64-bit Chrome is faster, more stable, and more secure

Chrome logoA browser is one of the most resource-intensive things you can run on a computer. Start a multi-tab workload and it's not uncommon to quickly gobble up multiple gigabytes of RAM. To help deal with the Web's ever-growing thirst for system resources, Google is catching up with the Internet Explorers and Safaris of the world by releasing a 64-bit version of Chrome.

The new version was announced on the Chromium blog, along with a list of benefits that the switch to 64-bit brings to the table. Thanks to compiler optimizations and a more advanced instruction set, Google says it is getting big speed boosts. In graphics and multimedia content, the 64-bit version of Chrome is averaging a 25 percent improvement in performance. Security is better, too, thanks to high-entropy address space layout randomization in Windows 8, making memory hacks harder. Google also notes that it has seen "a marked increase in stability for 64-bit Chrome over 32-bit Chrome," particularly in the render process, which crashes half as much on 64-bit builds.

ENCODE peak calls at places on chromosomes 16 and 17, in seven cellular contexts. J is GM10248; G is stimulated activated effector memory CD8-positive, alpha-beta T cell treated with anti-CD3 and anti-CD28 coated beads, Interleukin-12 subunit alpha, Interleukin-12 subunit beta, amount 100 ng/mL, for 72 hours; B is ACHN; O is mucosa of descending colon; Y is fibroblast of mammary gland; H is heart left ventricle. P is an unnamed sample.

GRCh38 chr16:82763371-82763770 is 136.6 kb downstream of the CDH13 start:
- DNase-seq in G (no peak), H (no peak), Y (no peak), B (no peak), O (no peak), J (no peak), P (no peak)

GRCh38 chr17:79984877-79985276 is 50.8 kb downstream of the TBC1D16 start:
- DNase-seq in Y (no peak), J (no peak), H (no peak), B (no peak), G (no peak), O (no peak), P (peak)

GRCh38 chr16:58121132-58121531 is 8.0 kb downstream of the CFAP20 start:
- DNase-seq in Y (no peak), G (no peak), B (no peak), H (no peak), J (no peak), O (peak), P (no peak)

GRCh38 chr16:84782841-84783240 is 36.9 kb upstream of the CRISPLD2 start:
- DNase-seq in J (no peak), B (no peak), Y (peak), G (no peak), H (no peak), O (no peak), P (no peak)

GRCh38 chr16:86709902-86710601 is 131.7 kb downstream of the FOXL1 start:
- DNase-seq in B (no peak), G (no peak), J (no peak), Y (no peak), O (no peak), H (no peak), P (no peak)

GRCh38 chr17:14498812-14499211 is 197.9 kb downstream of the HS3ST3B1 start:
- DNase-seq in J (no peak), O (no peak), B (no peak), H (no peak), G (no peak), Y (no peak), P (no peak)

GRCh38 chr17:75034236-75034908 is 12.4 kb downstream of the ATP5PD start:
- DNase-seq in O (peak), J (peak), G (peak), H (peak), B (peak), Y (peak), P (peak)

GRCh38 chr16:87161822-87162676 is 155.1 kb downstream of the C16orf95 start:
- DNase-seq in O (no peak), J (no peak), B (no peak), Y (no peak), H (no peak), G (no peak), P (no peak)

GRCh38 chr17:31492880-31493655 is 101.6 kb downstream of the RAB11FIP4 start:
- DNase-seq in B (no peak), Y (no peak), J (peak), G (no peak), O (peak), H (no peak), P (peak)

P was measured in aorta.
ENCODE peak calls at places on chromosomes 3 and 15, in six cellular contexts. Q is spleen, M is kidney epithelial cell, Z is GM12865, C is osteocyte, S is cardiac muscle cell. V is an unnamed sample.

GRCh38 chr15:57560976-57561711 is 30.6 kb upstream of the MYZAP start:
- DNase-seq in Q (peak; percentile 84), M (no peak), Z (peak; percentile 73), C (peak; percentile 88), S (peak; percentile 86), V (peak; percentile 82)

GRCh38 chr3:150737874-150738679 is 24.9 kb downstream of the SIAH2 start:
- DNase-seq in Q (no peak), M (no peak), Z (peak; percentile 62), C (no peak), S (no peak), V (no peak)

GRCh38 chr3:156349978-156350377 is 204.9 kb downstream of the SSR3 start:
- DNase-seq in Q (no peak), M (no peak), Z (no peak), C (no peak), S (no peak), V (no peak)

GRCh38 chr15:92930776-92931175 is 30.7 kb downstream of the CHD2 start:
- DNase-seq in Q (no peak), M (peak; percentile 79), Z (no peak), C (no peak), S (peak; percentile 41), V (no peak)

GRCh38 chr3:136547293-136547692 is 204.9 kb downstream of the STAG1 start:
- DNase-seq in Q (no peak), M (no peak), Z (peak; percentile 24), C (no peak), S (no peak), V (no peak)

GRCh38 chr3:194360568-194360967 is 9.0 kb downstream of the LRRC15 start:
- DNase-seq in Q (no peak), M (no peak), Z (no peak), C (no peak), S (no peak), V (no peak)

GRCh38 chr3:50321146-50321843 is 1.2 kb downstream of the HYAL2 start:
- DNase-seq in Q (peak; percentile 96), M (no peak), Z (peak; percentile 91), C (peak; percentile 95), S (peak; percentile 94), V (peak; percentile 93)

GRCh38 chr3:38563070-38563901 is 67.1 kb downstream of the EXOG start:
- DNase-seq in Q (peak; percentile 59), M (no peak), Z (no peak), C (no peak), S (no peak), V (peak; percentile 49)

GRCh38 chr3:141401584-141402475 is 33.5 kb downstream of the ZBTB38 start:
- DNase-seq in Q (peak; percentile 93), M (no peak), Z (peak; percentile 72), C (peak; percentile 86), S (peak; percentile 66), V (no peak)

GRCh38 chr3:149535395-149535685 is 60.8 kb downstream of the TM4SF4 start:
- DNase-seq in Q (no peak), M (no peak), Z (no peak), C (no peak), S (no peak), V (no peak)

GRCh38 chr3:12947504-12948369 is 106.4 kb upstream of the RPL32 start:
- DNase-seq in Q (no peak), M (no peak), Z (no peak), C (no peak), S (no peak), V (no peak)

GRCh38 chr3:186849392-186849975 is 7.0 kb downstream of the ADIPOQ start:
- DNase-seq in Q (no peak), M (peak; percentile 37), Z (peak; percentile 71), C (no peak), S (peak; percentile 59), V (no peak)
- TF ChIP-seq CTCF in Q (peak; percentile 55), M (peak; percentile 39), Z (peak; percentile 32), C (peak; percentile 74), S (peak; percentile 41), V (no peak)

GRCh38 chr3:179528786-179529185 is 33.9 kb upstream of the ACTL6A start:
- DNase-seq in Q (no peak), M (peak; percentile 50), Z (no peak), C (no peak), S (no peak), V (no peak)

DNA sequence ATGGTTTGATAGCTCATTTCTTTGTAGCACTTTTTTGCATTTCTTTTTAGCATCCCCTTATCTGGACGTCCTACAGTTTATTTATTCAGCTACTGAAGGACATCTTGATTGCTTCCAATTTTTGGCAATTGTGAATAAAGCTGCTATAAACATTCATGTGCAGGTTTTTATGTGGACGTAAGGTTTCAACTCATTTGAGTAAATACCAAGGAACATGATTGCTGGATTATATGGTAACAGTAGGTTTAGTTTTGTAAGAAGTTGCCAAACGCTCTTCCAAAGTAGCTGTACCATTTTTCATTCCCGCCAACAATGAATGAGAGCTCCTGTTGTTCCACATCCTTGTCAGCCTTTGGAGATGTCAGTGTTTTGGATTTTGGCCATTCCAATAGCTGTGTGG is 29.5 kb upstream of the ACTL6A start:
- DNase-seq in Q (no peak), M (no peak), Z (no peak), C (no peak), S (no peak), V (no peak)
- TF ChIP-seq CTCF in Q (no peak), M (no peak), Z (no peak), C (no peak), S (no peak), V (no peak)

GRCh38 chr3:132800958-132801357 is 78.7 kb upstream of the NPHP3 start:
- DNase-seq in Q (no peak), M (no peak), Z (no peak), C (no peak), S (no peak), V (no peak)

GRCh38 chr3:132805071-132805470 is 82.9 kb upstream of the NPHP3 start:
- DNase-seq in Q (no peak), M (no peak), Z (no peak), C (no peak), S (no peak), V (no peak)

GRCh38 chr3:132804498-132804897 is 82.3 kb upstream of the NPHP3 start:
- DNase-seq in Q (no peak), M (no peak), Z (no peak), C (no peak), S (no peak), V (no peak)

64-bit Chrome is faster, more stable, and more secure

For now, the 64-bit version of Chrome is only available on Windows 7 and 8, and only in the developer and canary (nightly) channels. These are unstable builds that aren't meant to be used by novice users, but anyone looking to try out the cutting edge of Chrome development can try the dev version here or canary here.

Google plans to bring 64-bit to the beta and stable channels; it just needs a little more testing first.

Source: Ars Technica

Tags: browsers, Chrome, Google

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